Tremendous Success for India’s Chandrayaan-3 Lunar Mission

On Wednesday, Aug. 23, in the middle of the three-day BRICS summit in Johannesburg, South Africa, India succeeded in landing its Chandraayan-3 module on the surface of the Moon, near its South Pole. India is only the fourth nation to ever land on the Moon, and the very first to land at its South Pole — a whole new territory for Mankind’s exploration. The joy was especially great, as the team had worked without rest to achieve this in the four years since the Chandrayaan-2 lander crashed on the Moon in 2019.

The momentous event was followed intently from Johannesburg by Prime Minister Narendra Modi and countless others. In addressing the scientists at the Indian Space Research Organization Immediately after the success, Modi reflected the optimism, as well as the humility, that scientific breakthroughs generate for mankind. “India’s successful Moon mission is not India’s alone,” he said. “This success belongs to all humanity…. I am confident that all countries in the world, including those from the Global South, are capable of achieving such feats. We can all aspire for the Moon and beyond.”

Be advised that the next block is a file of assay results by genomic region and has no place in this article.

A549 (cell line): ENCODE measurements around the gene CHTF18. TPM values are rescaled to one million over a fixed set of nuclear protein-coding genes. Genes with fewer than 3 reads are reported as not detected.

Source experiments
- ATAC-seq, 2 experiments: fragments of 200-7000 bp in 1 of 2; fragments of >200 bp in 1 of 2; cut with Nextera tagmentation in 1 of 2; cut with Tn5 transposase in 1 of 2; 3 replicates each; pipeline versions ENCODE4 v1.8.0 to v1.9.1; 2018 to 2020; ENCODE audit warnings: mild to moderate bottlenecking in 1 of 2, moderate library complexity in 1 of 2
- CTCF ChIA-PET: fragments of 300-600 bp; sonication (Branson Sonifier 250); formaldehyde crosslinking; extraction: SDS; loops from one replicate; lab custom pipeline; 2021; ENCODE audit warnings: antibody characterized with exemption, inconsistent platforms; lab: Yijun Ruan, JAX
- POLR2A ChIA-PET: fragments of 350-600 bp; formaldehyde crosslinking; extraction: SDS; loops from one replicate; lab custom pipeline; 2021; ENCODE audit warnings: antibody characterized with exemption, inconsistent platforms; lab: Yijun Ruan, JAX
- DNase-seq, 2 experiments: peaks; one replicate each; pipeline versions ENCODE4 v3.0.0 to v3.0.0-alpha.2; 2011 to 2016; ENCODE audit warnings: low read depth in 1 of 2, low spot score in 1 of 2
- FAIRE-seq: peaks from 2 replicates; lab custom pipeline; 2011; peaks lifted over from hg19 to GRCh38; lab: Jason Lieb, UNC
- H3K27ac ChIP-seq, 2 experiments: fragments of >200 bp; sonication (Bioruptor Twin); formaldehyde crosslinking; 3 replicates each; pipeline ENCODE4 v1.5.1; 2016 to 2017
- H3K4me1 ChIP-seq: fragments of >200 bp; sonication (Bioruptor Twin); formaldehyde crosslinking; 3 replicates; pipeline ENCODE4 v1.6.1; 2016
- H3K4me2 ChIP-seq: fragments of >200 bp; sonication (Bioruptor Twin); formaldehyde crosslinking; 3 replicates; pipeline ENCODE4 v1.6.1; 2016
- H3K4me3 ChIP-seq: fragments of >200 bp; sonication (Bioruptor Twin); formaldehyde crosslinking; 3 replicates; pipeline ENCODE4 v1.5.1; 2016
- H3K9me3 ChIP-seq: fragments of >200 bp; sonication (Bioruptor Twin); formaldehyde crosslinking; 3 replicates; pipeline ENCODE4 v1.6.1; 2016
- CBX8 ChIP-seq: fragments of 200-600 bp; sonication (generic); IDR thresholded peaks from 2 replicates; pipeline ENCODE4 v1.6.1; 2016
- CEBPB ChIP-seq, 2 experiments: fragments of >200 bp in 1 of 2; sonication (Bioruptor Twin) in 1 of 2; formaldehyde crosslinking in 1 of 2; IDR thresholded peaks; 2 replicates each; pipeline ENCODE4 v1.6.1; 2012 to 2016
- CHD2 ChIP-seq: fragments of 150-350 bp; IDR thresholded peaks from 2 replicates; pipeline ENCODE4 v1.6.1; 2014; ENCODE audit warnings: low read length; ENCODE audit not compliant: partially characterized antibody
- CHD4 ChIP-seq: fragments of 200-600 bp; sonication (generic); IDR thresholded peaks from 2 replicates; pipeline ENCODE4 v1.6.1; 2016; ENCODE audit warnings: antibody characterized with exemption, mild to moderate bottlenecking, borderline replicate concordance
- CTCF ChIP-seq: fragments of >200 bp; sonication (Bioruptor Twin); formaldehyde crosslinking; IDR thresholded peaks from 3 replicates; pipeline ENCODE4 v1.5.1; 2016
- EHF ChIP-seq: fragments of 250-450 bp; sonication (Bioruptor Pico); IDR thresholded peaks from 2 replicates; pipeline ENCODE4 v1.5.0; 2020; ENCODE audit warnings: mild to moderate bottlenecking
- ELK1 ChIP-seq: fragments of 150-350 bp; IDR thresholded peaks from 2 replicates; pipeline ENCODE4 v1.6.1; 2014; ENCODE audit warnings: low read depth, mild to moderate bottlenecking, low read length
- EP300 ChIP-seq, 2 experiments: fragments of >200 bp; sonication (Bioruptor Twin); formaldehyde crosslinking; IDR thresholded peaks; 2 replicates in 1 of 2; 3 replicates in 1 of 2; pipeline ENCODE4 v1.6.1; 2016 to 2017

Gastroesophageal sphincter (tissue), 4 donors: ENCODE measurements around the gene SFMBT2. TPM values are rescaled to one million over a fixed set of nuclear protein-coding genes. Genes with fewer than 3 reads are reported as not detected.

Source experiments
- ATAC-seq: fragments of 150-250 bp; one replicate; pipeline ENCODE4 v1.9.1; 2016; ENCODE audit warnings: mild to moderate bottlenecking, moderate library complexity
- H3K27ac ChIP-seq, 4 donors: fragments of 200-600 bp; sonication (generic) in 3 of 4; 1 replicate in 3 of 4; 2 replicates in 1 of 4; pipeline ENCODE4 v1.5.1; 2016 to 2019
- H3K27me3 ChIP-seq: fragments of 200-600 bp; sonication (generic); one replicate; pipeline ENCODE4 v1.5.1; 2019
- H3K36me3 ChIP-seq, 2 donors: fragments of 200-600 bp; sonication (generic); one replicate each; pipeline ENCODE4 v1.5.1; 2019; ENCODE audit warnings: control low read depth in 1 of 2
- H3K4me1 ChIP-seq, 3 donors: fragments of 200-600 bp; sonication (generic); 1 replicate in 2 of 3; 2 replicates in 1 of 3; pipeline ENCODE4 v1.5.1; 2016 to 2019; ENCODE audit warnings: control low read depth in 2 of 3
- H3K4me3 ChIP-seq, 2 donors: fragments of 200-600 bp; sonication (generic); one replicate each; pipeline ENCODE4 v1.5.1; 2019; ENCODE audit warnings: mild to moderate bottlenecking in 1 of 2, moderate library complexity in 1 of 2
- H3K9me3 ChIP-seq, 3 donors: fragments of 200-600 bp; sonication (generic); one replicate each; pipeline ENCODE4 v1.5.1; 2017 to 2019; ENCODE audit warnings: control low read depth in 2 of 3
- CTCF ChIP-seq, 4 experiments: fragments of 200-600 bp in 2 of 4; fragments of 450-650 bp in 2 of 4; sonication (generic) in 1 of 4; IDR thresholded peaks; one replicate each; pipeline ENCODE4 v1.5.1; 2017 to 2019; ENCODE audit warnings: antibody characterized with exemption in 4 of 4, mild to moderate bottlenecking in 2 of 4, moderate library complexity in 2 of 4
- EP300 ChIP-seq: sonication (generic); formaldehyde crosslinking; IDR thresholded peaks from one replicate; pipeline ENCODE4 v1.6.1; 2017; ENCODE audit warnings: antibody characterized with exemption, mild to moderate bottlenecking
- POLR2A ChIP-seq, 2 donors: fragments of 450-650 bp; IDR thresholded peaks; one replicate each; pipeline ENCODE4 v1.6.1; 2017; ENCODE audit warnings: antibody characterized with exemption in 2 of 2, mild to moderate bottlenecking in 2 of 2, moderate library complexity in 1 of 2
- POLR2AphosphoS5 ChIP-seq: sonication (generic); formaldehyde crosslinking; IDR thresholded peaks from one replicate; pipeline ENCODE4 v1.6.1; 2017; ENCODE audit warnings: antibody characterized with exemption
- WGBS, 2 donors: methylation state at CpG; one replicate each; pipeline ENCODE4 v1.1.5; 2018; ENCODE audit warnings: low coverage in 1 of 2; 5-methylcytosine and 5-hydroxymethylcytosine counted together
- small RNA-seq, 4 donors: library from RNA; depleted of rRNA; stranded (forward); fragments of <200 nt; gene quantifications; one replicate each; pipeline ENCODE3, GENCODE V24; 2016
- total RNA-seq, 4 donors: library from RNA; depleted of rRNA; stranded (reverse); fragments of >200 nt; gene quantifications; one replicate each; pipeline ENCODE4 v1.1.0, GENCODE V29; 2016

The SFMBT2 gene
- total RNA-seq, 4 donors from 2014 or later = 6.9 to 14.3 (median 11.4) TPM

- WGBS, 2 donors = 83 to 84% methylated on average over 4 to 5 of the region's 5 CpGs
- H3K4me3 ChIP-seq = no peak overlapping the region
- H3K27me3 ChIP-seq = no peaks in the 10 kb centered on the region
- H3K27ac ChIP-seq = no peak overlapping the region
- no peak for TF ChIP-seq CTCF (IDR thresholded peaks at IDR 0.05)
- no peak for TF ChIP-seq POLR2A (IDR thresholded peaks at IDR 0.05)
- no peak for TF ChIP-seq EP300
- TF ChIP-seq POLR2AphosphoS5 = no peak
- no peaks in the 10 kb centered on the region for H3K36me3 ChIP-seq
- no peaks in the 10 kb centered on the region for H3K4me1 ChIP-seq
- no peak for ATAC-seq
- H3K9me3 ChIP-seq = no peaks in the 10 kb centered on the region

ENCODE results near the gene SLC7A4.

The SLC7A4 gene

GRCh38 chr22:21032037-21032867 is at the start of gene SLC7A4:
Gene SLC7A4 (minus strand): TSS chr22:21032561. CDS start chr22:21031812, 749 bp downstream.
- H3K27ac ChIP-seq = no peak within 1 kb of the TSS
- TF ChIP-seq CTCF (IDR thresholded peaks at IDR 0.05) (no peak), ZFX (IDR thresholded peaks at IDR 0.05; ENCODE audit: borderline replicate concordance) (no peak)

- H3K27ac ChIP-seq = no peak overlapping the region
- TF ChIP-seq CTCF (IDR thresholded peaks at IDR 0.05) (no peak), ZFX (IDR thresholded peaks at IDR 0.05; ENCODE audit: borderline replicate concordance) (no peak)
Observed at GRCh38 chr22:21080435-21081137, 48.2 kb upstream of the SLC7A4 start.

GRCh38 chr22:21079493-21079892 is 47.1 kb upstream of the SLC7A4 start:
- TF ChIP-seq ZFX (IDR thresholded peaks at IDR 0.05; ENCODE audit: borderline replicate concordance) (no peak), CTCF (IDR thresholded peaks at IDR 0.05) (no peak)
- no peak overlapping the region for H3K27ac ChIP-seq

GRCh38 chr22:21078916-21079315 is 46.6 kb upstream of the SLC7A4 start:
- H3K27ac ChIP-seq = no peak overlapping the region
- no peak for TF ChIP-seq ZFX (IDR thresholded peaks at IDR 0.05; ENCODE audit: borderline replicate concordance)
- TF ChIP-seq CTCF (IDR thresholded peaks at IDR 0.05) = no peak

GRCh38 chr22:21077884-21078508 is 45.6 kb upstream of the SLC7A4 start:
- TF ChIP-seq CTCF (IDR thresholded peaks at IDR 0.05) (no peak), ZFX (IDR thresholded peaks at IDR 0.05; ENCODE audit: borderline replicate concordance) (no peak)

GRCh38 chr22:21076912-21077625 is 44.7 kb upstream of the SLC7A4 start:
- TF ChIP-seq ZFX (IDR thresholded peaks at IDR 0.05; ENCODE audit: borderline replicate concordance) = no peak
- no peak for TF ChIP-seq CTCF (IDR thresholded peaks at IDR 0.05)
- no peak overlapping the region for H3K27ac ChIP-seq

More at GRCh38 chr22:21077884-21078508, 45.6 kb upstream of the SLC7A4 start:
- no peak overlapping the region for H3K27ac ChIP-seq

President Cyril Ramaphosa of South Africa, the summit’s host, responded: “This for us as the BRICS family, is a momentous occasion, and we rejoice with you”.

Within two hours of the landing, ISRO released the first images of the Moon’s surface around the lander, named Vikram, and began readying the scientific instruments aboard it and the rover, Pragyan, which slid down from Vikram shortly afterward and began moving over the lunar surface. Both have a mission life of one lunar day (about 14 Earth days), in which to study the Moon’s atmosphere and mineral composition, as well as the spectral and polarimetric measurements of Earth from the lunar orbit and seismic activity, amongst other scientific tasks. There is also the possibility that the batteries could be recharged at the next sunrise.

Now, ISRO is getting ready for its next mission: the Aditya L-1 is scheduled to launch on Sept. 2 for India’s first space-based mission to study the Sun. The country is also preparing its first human space flight mission (Gaganyaan). As ISRO Chairman chairman S Somanath said: “This is the beginning of a golden era.”

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